Arizona’s Talking Book library officials say visually, physically impaired patrons increasingly turn to digital materials

Volunteers sort through returned audio materials at the Talking Book library in Phoenix. (Photo by Samantha Pouls/Cronkite News)

The Talking Book library in Phoenix has a “wall of shame” that displays audio players and cartridge cases that came back to the library damaged. (Photo by Samantha Pouls/Cronkite News)

People return about 2,000 cartridges each day to the Talking Book library in Phoenix. (Phoenix Samantha Pouls/Cronkite News)

PHOENIX – Craig Turner opens one of many cardboard boxes that had just arrived at the Talking Book library early one October morning. He finds a surprise among them: A thank you note from a patron.

He opens another. This note says one of the library’s patrons has passed away.

“On a personal level, I love talking to these people,” said Turner, a machine services technician. “I love the notes. I keep them.”

In fact, handwritten notes fill Turner’s desk.

Those notes illustrate the personal connection the Arizona State Braille and Talking Book Library has with its 9,000 patrons, who range in age from 4 to 106. It serves the visually impaired and physically limited community by providing materials in braille and in various audio formats.

The library provides each patron an audio player, and the patron can request audio books, magazines and videos, which include audio descriptions of the scenes. The library mails them cartridges containing flash drives they can use to listen to the materials from the audio player.

Although the library still handles physical materials – people return about 2,000 cartridges each day – patrons are increasingly turning to audio versions they can download directly from their own computers.

“The baby boomers are embracing the new technology and don’t even get the physical collection anymore,” said Christine Tuttle, the outreach librarian and special services supervisor.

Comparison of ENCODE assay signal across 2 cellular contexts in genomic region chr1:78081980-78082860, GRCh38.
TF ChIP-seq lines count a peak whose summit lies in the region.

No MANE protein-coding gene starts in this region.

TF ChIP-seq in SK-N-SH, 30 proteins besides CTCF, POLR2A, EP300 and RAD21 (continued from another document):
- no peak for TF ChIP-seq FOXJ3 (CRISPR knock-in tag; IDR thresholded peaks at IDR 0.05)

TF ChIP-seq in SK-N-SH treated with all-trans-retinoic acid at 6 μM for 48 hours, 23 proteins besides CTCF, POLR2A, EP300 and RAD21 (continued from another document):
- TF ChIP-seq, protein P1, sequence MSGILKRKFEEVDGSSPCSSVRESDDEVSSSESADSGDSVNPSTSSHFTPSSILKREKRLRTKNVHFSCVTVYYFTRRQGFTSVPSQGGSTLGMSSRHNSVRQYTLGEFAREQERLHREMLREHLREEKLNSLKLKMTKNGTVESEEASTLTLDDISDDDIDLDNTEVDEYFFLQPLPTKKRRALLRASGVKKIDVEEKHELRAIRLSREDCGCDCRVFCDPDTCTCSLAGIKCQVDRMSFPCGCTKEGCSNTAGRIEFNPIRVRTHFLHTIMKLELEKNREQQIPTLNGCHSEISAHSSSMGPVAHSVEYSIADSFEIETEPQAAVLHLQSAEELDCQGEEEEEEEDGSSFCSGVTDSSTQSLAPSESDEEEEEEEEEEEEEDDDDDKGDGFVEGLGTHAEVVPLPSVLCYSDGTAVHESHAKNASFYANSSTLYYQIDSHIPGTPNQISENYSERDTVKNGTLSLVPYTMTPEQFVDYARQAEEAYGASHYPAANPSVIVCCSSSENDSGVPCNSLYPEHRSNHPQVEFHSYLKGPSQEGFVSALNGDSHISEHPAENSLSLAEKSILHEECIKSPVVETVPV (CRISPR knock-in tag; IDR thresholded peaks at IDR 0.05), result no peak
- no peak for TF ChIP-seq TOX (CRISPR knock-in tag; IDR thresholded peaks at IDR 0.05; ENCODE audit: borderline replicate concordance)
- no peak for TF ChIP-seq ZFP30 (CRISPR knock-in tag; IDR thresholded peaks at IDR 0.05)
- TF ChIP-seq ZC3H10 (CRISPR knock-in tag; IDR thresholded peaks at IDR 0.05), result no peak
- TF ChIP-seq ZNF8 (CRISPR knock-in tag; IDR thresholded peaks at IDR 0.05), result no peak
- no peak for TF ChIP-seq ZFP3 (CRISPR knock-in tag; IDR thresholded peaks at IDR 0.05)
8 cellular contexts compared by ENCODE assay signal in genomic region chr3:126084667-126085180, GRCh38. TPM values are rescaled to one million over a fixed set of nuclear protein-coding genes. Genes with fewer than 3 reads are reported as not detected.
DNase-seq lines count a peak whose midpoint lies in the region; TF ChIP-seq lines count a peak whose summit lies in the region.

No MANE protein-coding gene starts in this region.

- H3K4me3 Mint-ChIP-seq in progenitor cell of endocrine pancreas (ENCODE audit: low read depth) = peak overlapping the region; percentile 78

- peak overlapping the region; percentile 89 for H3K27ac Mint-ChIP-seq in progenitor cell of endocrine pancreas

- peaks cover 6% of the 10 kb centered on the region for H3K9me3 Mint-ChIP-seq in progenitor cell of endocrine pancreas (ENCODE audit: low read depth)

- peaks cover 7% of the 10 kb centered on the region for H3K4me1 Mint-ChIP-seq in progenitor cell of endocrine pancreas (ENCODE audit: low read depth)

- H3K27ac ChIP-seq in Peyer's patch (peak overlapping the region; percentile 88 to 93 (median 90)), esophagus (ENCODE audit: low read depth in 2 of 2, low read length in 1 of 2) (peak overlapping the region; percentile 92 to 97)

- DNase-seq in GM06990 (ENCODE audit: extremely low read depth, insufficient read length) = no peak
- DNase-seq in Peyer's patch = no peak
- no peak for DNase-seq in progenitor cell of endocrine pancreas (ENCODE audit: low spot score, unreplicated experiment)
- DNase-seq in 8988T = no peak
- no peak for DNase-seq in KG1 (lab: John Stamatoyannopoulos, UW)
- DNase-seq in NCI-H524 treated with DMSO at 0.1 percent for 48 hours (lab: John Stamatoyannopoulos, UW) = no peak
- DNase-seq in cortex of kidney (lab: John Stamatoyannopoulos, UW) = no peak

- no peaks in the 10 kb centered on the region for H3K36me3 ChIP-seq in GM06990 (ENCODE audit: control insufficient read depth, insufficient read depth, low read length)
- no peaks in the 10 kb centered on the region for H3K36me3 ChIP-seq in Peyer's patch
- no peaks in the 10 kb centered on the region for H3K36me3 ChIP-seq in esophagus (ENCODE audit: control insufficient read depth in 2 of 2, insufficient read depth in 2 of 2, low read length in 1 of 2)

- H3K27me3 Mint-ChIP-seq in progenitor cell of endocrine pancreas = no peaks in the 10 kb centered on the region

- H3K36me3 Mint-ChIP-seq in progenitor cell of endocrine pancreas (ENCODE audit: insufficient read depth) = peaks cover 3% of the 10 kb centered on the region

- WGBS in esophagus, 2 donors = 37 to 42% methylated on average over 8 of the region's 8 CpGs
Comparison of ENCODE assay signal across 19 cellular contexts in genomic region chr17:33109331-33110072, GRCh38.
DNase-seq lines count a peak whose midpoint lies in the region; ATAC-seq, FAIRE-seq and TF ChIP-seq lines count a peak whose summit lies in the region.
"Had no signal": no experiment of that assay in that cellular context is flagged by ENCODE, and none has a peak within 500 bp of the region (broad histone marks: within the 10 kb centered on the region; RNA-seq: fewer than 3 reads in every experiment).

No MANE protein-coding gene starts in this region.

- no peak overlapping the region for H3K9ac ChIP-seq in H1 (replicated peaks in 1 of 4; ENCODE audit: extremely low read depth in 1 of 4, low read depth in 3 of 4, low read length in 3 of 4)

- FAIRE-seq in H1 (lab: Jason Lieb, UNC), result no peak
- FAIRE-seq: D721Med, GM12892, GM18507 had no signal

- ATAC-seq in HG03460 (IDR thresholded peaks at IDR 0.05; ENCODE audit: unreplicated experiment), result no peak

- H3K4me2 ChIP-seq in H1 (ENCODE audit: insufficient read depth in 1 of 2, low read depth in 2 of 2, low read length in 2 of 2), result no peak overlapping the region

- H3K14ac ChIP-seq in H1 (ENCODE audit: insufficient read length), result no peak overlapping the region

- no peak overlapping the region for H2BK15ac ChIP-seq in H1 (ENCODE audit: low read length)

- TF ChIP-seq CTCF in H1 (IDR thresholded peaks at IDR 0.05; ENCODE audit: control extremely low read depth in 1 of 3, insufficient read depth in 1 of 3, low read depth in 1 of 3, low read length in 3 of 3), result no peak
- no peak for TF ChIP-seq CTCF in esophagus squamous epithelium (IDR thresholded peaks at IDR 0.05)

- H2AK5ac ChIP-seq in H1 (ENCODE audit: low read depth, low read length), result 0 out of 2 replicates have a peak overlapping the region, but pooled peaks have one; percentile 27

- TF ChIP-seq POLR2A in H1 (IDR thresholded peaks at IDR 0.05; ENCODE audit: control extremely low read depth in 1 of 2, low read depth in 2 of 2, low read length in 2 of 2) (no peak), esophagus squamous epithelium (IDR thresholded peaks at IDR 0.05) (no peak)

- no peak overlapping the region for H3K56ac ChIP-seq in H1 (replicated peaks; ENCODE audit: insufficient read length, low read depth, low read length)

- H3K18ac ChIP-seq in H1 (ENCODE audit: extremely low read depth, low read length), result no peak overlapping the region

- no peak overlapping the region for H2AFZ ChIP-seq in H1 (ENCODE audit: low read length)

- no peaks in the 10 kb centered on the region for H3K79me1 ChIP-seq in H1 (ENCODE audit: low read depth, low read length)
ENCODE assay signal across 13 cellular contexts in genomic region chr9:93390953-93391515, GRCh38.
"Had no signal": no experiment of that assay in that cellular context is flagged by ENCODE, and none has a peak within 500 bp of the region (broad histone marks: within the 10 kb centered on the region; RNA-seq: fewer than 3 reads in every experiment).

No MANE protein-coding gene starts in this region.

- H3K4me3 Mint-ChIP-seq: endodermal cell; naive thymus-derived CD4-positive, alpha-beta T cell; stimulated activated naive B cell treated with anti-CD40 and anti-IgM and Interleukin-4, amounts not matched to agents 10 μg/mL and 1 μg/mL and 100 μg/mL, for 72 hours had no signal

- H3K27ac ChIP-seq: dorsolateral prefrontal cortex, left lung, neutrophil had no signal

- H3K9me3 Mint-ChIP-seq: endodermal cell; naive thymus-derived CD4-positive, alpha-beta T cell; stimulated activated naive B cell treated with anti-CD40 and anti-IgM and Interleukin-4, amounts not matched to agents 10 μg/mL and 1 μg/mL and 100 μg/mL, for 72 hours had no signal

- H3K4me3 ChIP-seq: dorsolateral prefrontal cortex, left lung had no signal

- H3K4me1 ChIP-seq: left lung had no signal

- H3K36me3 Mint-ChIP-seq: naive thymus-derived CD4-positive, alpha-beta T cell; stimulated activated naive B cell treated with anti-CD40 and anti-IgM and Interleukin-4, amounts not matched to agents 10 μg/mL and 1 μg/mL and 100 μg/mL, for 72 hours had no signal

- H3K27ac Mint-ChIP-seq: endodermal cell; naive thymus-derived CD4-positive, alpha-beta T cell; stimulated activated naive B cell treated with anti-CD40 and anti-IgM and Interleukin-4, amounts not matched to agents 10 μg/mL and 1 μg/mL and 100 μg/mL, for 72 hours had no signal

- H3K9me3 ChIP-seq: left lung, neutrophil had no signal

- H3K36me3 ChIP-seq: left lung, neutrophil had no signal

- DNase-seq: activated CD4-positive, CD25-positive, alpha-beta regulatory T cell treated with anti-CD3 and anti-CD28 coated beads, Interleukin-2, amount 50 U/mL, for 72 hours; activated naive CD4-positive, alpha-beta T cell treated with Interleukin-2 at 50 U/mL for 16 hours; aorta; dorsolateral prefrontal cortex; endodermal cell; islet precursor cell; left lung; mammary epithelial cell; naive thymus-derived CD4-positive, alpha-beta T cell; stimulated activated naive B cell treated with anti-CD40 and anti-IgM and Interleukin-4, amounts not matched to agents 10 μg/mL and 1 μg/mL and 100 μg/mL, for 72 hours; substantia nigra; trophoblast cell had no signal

Users can borrow and download new releases – such as books, magazines and newspapers – directly from the National Library Service’s website. The emphasis on digital has meant a decrease in the number of physical copies the Phoenix library produces.

“We have to see if there’s enough people asking for the material in order for it to become a physical copy,” Tuttle said.

Talking Book patron can request audio books, magazines and videos. The library, based in Phoenix, sends them in a cartridge containing a flash drive they can use to read books from the audio player. (Photo by Samantha Pouls/Cronkite News)

Still, the library has about 300 volunteers who do everything from sorting cartridges to recording new material in the library’s recording studios.

The basement houses the enormous collection of 150,000 titles, with numerous copies of each. The shelves look similar to those at other libraries, but the small blue boxes containing cartridges line these shelves.

Every state has a library for the blind and physically handicapped as part of the National Library Service. The Institute of Museums and Library Services funds Arizona’s Talking Book library, according to the Arizona State Library website.

Because users can access so many materials from the national system, the local office tries to focus on producing audio recordings of local materials, such as Arizona Highways magazine.

The library still updates its physical cartridge collection because “the generation before the baby boomers find the (digital) system daunting,” but it just makes fewer copies, Tuttle said.

Vicki Hodges, a volunteer and patron at the library, remembers a time when the Talking Book library distributed cassettes.

“With the digital, it has really opened up so many other topics and categories that weren’t previously available,” Hodges said.

She said it’s also more convenient.

“Right now, I have 180 books on my thumb drive,” Hodges said. “I copy these book onto my computer, that way, if I want to re-read a book, I can just copy it back onto my thumb drive, plug it back into the player and re-read it.”

The players are about the size of medium book. The buttons are big so patrons can easily use the volume, play, stop, tone and speed functions. The players also can withstand most wear and tear.

“I’ve thrown this through the sandbox, then through the washer and dryer,” Tuttle said. “I’ve dropped it from a 20-foot ladder. I’ve taken it on international flights, and there’s been no trouble whatsoever.”

That doesn’t mean the players are indestructible. The library has a “wall of shame” that features some of the worst incidents. There’s a player with Cocoa Puffs stuck to it and a melted one as well.

Tuttle said anybody who can’t read standard print, hold a book or turn pages can qualify for the library’s service.

The program “gives the person the ability to participate in everyday life and conversation,” Hodges said.